Blood moon doomsday prophesy: The science behind the hype
The 'blood moon' lunar eclipse happening later this month has some ministers prophesying the end of the world. Here, we explain the science behind those predictions.
Bullit Marquez/AP Photo/File
The lunar eclipse set to occur later this month has both skywatchers and some Christians excited, but for very different reasons.
John Hagee, founder and current leader of the Cornerstone Church in San Antonio, Texas, has been prophesying for months that the upcoming "blood moon," so named for the reddish hue that the moon takes on as it is illuminated by sunlight passing through the Earth's atmosphere, will bring calamity.
Hagee's 2013 book, "Four Blood Moons" sought to draw parallels between previous lunar eclipses and important events in Jewish history, such as the expulsion of Jews from Spain in 1492 to the creation of the Israeli state in 1948.
The upcoming eclipse is the fourth in a series that began on April 15 last year. Pastor Hagee told the London-based evangelical Christian news site Christian Today this next one will "point to dramatic events in the Middle East."
John Hagee Ministries' website also sells "Four Blood Moons" T-shirts, for $15, to spread the word about the link between the movements of celestial bodies and events on Earth.
"The heavens are God's billboard. He's been sending signals to Earth, and we haven't been picking them up," Hagee told Christian Today.
NASA, it is safe to say, does not share Hagee's interpretation. According to the space agency, the clustering of lunar eclipses is not a divine harbinger, but merely a consequence of the inclination of the moon's orbit around the Earth and the decreasing eccentricity of the Earth's orbit around the sun.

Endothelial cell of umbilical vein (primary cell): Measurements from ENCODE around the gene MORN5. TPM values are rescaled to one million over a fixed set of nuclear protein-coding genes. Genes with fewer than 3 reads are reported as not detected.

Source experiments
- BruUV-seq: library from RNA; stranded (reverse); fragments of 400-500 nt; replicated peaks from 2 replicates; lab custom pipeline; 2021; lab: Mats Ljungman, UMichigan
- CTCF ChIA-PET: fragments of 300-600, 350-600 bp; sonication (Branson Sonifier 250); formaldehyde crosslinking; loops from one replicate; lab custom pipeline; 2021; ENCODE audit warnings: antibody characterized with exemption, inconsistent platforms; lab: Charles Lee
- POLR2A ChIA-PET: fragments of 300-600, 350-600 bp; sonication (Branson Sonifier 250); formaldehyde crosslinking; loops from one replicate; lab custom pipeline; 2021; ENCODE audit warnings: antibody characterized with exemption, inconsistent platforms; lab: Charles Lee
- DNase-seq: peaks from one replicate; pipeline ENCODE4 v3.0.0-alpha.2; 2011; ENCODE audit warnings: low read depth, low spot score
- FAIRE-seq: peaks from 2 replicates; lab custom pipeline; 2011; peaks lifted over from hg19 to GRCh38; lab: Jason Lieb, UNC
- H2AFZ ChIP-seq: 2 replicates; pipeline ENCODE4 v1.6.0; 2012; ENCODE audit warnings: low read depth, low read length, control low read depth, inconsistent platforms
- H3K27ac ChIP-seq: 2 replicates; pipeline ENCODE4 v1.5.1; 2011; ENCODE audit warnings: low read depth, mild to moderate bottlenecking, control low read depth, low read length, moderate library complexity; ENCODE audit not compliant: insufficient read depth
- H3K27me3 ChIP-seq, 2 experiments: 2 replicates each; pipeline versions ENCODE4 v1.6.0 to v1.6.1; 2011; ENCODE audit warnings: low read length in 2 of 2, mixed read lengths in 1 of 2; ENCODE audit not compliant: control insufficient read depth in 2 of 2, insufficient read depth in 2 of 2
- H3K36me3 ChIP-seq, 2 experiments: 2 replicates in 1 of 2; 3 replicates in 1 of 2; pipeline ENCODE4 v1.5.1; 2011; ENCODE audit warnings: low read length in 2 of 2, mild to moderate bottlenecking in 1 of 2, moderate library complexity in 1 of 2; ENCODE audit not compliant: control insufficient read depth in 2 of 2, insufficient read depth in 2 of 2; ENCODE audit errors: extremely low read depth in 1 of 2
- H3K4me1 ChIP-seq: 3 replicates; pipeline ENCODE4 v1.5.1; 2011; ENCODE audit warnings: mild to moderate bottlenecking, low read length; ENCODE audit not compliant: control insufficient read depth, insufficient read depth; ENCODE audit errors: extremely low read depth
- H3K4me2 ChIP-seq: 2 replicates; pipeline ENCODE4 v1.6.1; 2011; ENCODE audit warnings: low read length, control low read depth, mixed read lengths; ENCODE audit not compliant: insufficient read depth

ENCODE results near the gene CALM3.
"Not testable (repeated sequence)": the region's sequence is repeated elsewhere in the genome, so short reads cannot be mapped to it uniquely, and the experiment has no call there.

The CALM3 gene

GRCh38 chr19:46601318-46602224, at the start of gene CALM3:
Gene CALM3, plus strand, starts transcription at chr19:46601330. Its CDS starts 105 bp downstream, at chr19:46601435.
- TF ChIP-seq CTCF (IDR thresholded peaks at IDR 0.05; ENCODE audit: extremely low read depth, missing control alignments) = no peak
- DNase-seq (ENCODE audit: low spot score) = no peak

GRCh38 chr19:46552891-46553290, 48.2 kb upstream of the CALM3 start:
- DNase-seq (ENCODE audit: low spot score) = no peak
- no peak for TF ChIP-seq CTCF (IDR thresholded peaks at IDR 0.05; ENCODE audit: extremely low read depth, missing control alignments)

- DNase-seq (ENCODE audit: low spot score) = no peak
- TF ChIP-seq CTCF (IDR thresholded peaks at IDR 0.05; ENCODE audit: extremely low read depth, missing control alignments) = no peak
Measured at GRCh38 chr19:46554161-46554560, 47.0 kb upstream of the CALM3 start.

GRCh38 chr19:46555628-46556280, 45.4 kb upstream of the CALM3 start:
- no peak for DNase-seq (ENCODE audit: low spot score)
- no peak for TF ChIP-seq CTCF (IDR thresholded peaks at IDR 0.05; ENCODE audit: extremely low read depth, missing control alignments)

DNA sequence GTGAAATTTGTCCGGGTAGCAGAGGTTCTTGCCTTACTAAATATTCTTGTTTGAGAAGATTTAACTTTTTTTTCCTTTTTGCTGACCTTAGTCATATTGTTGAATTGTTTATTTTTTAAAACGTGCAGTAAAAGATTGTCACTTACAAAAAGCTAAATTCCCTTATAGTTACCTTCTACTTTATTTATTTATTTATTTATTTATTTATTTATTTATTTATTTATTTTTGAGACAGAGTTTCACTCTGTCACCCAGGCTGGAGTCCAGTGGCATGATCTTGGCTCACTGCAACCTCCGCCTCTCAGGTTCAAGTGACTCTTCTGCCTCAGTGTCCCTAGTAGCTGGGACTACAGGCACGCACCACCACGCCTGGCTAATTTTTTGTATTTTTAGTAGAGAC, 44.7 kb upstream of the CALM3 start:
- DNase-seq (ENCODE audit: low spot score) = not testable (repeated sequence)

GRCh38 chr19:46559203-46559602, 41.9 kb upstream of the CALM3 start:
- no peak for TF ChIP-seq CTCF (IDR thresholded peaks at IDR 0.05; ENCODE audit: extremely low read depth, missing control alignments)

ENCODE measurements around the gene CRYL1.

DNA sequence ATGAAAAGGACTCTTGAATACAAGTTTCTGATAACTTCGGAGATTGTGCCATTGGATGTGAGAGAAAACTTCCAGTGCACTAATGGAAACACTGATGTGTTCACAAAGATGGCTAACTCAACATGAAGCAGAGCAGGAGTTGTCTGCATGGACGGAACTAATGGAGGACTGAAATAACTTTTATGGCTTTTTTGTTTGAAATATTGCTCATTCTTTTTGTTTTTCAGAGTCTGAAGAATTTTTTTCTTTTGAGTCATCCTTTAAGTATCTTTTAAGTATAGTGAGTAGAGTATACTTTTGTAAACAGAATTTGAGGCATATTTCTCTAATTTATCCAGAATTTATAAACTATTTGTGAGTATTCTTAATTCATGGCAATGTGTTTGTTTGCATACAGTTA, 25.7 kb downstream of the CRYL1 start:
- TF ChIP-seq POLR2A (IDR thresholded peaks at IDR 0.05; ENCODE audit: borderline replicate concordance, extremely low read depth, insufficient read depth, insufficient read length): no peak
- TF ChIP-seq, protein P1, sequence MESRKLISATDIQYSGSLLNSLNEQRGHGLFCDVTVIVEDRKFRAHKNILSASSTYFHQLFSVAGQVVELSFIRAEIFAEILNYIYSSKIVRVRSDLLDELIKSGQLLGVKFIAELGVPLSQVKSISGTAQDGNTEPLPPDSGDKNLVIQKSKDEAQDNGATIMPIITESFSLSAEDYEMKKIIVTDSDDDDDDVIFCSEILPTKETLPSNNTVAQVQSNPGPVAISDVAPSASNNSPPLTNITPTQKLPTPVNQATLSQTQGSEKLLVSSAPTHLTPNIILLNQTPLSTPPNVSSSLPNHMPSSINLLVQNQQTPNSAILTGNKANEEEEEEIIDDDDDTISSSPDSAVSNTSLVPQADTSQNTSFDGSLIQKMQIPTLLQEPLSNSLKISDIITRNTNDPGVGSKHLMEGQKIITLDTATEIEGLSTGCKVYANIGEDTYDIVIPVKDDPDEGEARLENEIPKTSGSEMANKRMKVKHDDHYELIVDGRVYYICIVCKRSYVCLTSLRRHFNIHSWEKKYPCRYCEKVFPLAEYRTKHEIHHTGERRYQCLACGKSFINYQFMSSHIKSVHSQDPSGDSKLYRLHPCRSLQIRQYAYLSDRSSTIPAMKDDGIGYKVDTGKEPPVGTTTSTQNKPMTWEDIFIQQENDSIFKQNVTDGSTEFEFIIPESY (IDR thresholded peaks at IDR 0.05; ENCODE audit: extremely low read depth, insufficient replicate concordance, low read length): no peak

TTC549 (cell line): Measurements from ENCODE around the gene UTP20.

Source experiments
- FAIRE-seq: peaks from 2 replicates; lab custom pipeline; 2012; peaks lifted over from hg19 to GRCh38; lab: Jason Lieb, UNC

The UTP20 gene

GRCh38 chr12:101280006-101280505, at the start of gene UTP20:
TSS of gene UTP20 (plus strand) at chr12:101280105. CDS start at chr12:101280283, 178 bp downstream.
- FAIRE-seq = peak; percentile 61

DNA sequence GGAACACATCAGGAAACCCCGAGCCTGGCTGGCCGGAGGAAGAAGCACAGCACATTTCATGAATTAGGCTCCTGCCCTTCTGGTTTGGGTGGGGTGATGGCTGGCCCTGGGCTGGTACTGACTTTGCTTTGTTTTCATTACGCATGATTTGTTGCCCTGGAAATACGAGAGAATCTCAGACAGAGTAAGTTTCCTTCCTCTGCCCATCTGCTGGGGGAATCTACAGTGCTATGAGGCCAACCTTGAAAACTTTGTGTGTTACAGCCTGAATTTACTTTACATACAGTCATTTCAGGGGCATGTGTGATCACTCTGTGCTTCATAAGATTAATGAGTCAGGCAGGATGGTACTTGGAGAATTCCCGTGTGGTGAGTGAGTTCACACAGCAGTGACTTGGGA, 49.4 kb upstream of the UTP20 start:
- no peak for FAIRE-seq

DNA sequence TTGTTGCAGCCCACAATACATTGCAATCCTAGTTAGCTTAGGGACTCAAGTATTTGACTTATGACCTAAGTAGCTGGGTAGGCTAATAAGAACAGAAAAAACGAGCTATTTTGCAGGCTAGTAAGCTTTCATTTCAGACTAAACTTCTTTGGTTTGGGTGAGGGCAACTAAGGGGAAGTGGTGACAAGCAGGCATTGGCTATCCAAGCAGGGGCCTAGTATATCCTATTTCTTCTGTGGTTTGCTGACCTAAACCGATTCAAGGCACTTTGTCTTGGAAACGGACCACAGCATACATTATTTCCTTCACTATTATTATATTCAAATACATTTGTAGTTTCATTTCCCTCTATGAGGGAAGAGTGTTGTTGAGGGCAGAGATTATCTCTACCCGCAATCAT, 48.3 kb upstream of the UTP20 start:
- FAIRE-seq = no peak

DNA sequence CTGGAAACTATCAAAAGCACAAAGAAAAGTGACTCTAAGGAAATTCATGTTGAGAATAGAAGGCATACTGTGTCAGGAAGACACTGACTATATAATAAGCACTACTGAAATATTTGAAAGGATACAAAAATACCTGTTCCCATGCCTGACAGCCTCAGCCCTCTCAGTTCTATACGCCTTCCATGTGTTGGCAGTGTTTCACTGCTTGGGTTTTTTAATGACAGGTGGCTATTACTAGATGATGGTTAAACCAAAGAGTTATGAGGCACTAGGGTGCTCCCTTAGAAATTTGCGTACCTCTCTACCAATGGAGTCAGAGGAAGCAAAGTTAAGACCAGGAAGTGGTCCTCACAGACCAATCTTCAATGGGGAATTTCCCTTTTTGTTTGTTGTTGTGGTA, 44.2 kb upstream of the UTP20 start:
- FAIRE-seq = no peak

If the moon orbited us on the same plane that we orbit the sun, lunar eclipses would be a monthly occurrence. But instead, the moon orbits about five degrees off, meaning that the moon passes through the Earth's shadow much less frequently, between two and five times per year.
Eclipses, including this one, frequently occur in "tetrads," or groups of four. As the Monitor's Liz Fuller-Wright pointed out after the April 2014 eclipse, tetrads tend to happen in clusters.
For example, she writes, the years 1582 to 1908 saw no tetrads, but the period from 1909 and 2156 has 17. The most recent tetrad fell in 2003-2004.
The tetrad "seasons" are tied to the slowly decreasing eccentricity of Earth's orbit, which is still slightly oval-shaped. Once Earth's orbit becomes a perfect circle, in the distant future, tetrads will no longer be possible.
In the past, when apocalyptic predictions have peaked, NASA has sought to reassure the public. In 2012, amid anxieties of a Mayan armageddon, NASA was called upon to offer its comments as to whether or not the world would, in fact, end. "The Maya calendar did not end on Dec. 21, 2012, and there were no Maya prophecies foretelling the end of the world on that date,” said Dr. John Carlson, director of the Center for Archaeoastronomy.
Geoffrey Gaherty, a writer for Starry Night Education, comments, “As an ardent skywatcher who derives much pleasure from beautiful events like lunar eclipses, it saddens me that there are ‘prophets of doom’ in the world who view these life-enriching events as portents of disaster.”
The fourth lunar eclipse of the tetrad is set to begin with a penumbral eclipse at 8:11 p.m. Eastern Time on September 27 and end at 1:22 a.m. Eastern Time on the 28th.